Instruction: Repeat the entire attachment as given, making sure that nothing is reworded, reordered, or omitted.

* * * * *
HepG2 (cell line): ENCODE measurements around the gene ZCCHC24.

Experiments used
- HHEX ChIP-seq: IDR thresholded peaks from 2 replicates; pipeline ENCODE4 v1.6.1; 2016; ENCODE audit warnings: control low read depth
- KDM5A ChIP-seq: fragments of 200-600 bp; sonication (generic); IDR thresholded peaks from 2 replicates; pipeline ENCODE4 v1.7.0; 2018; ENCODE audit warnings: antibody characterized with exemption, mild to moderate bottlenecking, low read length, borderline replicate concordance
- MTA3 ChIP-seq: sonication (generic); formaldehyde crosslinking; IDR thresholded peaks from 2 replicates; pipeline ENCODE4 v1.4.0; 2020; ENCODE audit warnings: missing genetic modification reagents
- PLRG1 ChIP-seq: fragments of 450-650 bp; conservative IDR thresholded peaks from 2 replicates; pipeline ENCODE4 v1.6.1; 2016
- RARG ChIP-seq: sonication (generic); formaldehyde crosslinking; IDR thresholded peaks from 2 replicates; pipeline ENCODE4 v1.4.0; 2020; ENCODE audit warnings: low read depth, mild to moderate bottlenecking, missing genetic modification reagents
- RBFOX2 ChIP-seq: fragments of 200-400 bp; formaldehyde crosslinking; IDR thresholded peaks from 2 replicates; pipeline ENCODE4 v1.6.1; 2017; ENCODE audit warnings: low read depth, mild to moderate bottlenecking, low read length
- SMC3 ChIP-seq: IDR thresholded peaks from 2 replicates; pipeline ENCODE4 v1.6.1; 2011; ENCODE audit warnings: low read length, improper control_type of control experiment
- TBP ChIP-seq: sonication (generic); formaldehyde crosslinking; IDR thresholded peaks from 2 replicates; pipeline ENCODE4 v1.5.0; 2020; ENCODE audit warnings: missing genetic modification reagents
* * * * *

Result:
HepG2 (cell line): ENCODE measurements around the gene ZCCHC24.

Experiments used
- HHEX ChIP-seq: IDR thresholded peaks from 2 replicates; pipeline ENCODE4 v1.6.1; 2016; ENCODE audit warnings: control low read depth
- KDM5A ChIP-seq: fragments of 200-600 bp; sonication (generic); IDR thresholded peaks from 2 replicates; pipeline ENCODE4 v1.7.0; 2018; ENCODE audit warnings: antibody characterized with exemption, mild to moderate bottlenecking, low read length, borderline replicate concordance
- MTA3 ChIP-seq: sonication (generic); formaldehyde crosslinking; IDR thresholded peaks from 2 replicates; pipeline ENCODE4 v1.4.0; 2020; ENCODE audit warnings: missing genetic modification reagents
- PLRG1 ChIP-seq: fragments of 450-650 bp; conservative IDR thresholded peaks from 2 replicates; pipeline ENCODE4 v1.6.1; 2016
- RARG ChIP-seq: sonication (generic); formaldehyde crosslinking; IDR thresholded peaks from 2 replicates; pipeline ENCODE4 v1.4.0; 2020; ENCODE audit warnings: low read depth, mild to moderate bottlenecking, missing genetic modification reagents
- RBFOX2 ChIP-seq: fragments of 200-400 bp; formaldehyde crosslinking; IDR thresholded peaks from 2 replicates; pipeline ENCODE4 v1.6.1; 2017; ENCODE audit warnings: low read depth, mild to moderate bottlenecking, low read length
- SMC3 ChIP-seq: IDR thresholded peaks from 2 replicates; pipeline ENCODE4 v1.6.1; 2011; ENCODE audit warnings: low read length, improper control_type of control experiment
- TBP ChIP-seq: sonication (generic); formaldehyde crosslinking; IDR thresholded peaks from 2 replicates; pipeline ENCODE4 v1.5.0; 2020; ENCODE audit warnings: missing genetic modification reagents